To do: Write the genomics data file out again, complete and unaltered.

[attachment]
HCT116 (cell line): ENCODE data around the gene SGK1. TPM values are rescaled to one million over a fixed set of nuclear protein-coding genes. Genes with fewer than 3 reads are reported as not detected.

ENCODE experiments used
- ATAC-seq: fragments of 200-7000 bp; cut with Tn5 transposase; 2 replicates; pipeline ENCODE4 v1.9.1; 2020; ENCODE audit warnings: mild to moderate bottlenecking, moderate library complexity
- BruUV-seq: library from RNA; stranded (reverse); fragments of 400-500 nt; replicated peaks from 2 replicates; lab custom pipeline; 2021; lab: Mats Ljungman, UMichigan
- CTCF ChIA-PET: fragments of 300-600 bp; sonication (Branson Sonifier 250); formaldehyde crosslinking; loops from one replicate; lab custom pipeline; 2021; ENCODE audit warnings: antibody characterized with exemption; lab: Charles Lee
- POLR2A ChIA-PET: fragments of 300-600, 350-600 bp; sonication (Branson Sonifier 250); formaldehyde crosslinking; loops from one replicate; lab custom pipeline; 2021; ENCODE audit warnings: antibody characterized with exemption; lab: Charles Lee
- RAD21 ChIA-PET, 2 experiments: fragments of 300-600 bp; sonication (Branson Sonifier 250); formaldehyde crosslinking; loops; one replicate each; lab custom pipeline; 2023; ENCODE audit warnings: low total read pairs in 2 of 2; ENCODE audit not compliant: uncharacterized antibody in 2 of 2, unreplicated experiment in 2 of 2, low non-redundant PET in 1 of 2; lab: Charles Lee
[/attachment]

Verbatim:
HCT116 (cell line): ENCODE data around the gene SGK1. TPM values are rescaled to one million over a fixed set of nuclear protein-coding genes. Genes with fewer than 3 reads are reported as not detected.

ENCODE experiments used
- ATAC-seq: fragments of 200-7000 bp; cut with Tn5 transposase; 2 replicates; pipeline ENCODE4 v1.9.1; 2020; ENCODE audit warnings: mild to moderate bottlenecking, moderate library complexity
- BruUV-seq: library from RNA; stranded (reverse); fragments of 400-500 nt; replicated peaks from 2 replicates; lab custom pipeline; 2021; lab: Mats Ljungman, UMichigan
- CTCF ChIA-PET: fragments of 300-600 bp; sonication (Branson Sonifier 250); formaldehyde crosslinking; loops from one replicate; lab custom pipeline; 2021; ENCODE audit warnings: antibody characterized with exemption; lab: Charles Lee
- POLR2A ChIA-PET: fragments of 300-600, 350-600 bp; sonication (Branson Sonifier 250); formaldehyde crosslinking; loops from one replicate; lab custom pipeline; 2021; ENCODE audit warnings: antibody characterized with exemption; lab: Charles Lee
- RAD21 ChIA-PET, 2 experiments: fragments of 300-600 bp; sonication (Branson Sonifier 250); formaldehyde crosslinking; loops; one replicate each; lab custom pipeline; 2023; ENCODE audit warnings: low total read pairs in 2 of 2; ENCODE audit not compliant: uncharacterized antibody in 2 of 2, unreplicated experiment in 2 of 2, low non-redundant PET in 1 of 2; lab: Charles Lee